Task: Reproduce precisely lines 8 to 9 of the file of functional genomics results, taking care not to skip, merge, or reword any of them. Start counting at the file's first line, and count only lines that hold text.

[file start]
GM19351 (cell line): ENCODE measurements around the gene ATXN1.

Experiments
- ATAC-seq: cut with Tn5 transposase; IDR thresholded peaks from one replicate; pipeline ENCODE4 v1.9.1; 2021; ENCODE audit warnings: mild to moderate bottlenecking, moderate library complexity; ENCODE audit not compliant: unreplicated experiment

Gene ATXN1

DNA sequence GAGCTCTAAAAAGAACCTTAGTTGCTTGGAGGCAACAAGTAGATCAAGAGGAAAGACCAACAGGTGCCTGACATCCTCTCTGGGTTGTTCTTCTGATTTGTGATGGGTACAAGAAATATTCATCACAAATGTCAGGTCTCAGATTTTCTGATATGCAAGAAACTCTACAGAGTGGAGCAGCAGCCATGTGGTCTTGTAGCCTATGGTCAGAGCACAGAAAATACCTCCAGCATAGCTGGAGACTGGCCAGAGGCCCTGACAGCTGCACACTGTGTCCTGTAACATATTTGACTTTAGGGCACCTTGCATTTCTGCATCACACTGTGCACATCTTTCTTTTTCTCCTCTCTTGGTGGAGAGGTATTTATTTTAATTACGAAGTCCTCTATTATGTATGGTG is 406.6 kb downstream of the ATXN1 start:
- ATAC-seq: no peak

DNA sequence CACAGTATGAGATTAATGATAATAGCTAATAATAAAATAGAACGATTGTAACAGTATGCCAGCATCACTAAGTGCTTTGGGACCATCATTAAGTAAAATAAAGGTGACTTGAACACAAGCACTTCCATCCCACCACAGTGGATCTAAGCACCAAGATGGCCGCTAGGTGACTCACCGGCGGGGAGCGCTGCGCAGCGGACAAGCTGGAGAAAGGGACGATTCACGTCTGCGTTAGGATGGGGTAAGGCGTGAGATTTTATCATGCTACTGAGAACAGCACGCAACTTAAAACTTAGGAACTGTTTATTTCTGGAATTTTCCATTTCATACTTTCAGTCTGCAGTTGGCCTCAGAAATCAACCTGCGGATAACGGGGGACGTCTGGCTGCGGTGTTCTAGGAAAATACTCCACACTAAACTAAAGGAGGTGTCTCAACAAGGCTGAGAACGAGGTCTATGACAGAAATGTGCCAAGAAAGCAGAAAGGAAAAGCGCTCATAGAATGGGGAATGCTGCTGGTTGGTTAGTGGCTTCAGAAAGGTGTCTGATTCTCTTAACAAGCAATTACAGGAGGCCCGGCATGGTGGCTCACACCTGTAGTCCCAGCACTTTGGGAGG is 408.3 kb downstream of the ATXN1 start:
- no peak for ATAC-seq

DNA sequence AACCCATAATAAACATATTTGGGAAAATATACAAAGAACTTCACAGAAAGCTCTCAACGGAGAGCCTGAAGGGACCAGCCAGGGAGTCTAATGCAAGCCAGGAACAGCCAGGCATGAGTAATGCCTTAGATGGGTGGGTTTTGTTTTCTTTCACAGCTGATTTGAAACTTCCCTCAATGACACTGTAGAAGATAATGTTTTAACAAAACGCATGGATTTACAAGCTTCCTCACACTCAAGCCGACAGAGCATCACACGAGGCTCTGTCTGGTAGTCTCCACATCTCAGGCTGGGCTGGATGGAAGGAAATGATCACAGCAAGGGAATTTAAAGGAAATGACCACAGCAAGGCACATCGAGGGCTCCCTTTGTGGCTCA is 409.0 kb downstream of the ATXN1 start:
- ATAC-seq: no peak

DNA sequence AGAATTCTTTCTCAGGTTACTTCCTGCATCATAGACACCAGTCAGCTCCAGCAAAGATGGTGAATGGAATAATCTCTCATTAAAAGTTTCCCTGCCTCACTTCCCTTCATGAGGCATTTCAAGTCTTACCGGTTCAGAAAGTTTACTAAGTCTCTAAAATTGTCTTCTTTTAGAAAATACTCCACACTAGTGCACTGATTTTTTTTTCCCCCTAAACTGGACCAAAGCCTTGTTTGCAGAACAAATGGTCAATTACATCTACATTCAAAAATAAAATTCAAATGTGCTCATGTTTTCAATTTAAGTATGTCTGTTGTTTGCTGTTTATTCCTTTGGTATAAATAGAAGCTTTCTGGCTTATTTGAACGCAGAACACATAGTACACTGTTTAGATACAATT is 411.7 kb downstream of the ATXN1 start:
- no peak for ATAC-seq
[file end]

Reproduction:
- no peak for ATAC-seq

DNA sequence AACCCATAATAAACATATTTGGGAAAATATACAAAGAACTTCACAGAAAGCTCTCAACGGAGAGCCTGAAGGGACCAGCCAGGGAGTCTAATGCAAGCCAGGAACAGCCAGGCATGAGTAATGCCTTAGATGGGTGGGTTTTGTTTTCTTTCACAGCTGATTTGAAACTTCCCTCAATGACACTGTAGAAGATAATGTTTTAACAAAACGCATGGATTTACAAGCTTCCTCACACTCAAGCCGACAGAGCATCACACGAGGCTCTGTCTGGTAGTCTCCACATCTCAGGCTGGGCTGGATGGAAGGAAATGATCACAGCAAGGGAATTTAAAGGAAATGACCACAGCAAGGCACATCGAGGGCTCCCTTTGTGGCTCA is 409.0 kb downstream of the ATXN1 start: